Lion’s Mane Mushroom: Uses, Side Effects, and More

The Lion’s Mane Mushroom (Hericium erinaceus) has garnered attention for its unique appearance and potential health benefits. Often found growing on the trunks of dead hardwood trees like oak, it boasts a long history in East Asian medicine. Its uses range from potentially improving nerve function to protecting the stomach lining, but what does the scientific evidence say?

Uses and Effectiveness

Despite its reputation and long historical usage in traditional Chinese medicine as a treatment for various conditions, including Alzheimer’s disease, dementia, and stomach problems, the scientific community is still in the early stages of understanding the full potential and effectiveness of Lion’s Mane Mushroom. Research has hinted at its ability to stimulate nerve development and provide neuroprotective effects, which has led to recent studies on its potential application for people suffering from reduced mental function that comes with age. Some studies have shown promise in the mushroom’s ability to improve cognitive function and offer relief from anxiety and depression in younger and older patients alike.

One study published in the International Journal of Medicinal Mushrooms reported that an aqueous extract of Lion’s Mane could accelerate wound healing in rats. Another study in the Journal of Agricultural and Food Chemistry suggested that extracts from the mushroom could inhibit the metastasis of cancer cells. These findings are promising and underscore the need for more comprehensive research to fully understand the therapeutic potential of Lion’s Mane Mushroom.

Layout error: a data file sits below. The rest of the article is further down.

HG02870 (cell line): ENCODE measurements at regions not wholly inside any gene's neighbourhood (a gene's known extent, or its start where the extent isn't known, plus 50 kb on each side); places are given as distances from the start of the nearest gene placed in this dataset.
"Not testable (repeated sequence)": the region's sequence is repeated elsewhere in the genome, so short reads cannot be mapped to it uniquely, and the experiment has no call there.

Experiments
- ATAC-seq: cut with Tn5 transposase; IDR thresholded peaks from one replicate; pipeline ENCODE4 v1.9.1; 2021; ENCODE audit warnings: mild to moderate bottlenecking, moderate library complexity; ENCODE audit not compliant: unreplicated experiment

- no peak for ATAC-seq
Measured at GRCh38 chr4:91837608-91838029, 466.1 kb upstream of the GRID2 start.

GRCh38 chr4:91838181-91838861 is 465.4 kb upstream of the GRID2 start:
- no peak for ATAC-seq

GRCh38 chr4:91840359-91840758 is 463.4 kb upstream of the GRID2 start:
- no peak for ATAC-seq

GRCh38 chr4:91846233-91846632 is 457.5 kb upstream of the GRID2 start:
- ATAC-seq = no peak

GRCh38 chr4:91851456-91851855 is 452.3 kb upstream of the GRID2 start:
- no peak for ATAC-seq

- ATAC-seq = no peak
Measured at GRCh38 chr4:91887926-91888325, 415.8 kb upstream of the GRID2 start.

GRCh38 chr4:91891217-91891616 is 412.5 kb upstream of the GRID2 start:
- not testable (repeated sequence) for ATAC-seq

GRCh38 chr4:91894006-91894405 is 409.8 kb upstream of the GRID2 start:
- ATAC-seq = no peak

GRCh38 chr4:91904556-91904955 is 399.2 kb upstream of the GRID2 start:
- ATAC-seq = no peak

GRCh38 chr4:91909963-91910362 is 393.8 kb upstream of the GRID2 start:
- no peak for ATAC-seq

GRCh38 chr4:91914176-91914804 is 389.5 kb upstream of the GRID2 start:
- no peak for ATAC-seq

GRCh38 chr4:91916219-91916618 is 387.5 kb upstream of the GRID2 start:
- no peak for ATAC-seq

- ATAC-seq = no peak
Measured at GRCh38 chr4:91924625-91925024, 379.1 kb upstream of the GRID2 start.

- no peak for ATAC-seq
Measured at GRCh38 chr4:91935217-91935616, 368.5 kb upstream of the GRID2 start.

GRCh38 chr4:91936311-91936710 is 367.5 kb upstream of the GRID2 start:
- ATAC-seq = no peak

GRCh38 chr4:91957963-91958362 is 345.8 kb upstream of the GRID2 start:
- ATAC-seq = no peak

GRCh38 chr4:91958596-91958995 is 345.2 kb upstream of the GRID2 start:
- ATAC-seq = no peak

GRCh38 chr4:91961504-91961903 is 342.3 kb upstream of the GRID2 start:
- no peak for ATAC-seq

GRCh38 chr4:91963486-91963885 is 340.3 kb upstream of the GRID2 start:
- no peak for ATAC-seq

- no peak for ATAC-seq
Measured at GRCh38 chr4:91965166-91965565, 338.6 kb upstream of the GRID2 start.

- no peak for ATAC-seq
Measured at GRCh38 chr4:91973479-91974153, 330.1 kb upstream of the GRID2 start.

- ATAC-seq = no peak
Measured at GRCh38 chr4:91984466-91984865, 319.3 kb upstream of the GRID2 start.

Side Effects and Precautions

Lion’s Mane Mushroom is considered possibly safe when consumed orally at 1 gram daily for 16 weeks, with mild side effects such as stomach discomfort. However, there is insufficient reliable information on its safety when applied to the skin. Special precautions should be taken for pregnant and breastfeeding women, as there is not enough evidence to ascertain its safety for these populations.

Individuals with bleeding conditions should be cautious due to the mushroom’s potential to slow blood clotting, increasing the chances of bruising and bleeding. It’s also advised to discontinue use at least two weeks prior to scheduled surgery to prevent excessive bleeding and issues with blood sugar control.

Drug Interactions

Moderate interactions can occur when Lion’s Mane Mushroom is taken alongside certain medications. For those on antidiabetic drugs, it’s important to monitor blood sugar levels closely as the mushroom might lower them, potentially causing hypoglycemia. Similarly, when combined with anticoagulant or antiplatelet drugs, there is an increased risk of bruising and bleeding due to the mushroom’s blood-thinning effects.

Dosing Considerations

Currently, there isn’t enough reliable information to recommend an appropriate dose for Lion’s Mane Mushroom. This absence of standardized dosing information underscores the importance of consulting a healthcare provider before starting any new supplement, especially one with as many variables as Lion’s Mane Mushroom.